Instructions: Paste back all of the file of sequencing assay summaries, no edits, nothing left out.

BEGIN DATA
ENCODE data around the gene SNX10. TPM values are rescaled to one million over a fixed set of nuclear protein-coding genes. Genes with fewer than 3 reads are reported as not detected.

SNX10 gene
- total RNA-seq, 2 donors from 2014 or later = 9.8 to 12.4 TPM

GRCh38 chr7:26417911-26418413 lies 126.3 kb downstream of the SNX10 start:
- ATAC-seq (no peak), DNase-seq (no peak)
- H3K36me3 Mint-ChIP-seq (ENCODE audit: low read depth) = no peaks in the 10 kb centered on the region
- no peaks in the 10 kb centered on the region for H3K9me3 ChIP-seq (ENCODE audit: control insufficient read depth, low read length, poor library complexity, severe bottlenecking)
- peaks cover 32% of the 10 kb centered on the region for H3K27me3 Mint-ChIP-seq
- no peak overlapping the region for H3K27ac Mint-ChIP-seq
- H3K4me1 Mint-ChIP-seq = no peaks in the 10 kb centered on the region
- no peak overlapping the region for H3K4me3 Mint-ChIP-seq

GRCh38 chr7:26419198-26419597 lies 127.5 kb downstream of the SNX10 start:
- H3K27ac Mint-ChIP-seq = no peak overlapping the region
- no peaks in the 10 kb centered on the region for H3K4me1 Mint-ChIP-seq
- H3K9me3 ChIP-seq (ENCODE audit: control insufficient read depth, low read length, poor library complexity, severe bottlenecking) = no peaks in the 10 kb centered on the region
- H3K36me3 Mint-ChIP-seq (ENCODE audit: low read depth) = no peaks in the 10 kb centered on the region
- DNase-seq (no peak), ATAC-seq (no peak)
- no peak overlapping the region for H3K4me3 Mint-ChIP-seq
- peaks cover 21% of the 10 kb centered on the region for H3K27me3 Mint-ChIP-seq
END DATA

ENCODE data around the gene SNX10. TPM values are rescaled to one million over a fixed set of nuclear protein-coding genes. Genes with fewer than 3 reads are reported as not detected.

SNX10 gene
- total RNA-seq, 2 donors from 2014 or later = 9.8 to 12.4 TPM

GRCh38 chr7:26417911-26418413 lies 126.3 kb downstream of the SNX10 start:
- ATAC-seq (no peak), DNase-seq (no peak)
- H3K36me3 Mint-ChIP-seq (ENCODE audit: low read depth) = no peaks in the 10 kb centered on the region
- no peaks in the 10 kb centered on the region for H3K9me3 ChIP-seq (ENCODE audit: control insufficient read depth, low read length, poor library complexity, severe bottlenecking)
- peaks cover 32% of the 10 kb centered on the region for H3K27me3 Mint-ChIP-seq
- no peak overlapping the region for H3K27ac Mint-ChIP-seq
- H3K4me1 Mint-ChIP-seq = no peaks in the 10 kb centered on the region
- no peak overlapping the region for H3K4me3 Mint-ChIP-seq

GRCh38 chr7:26419198-26419597 lies 127.5 kb downstream of the SNX10 start:
- H3K27ac Mint-ChIP-seq = no peak overlapping the region
- no peaks in the 10 kb centered on the region for H3K4me1 Mint-ChIP-seq
- H3K9me3 ChIP-seq (ENCODE audit: control insufficient read depth, low read length, poor library complexity, severe bottlenecking) = no peaks in the 10 kb centered on the region
- H3K36me3 Mint-ChIP-seq (ENCODE audit: low read depth) = no peaks in the 10 kb centered on the region
- DNase-seq (no peak), ATAC-seq (no peak)
- no peak overlapping the region for H3K4me3 Mint-ChIP-seq
- peaks cover 21% of the 10 kb centered on the region for H3K27me3 Mint-ChIP-seq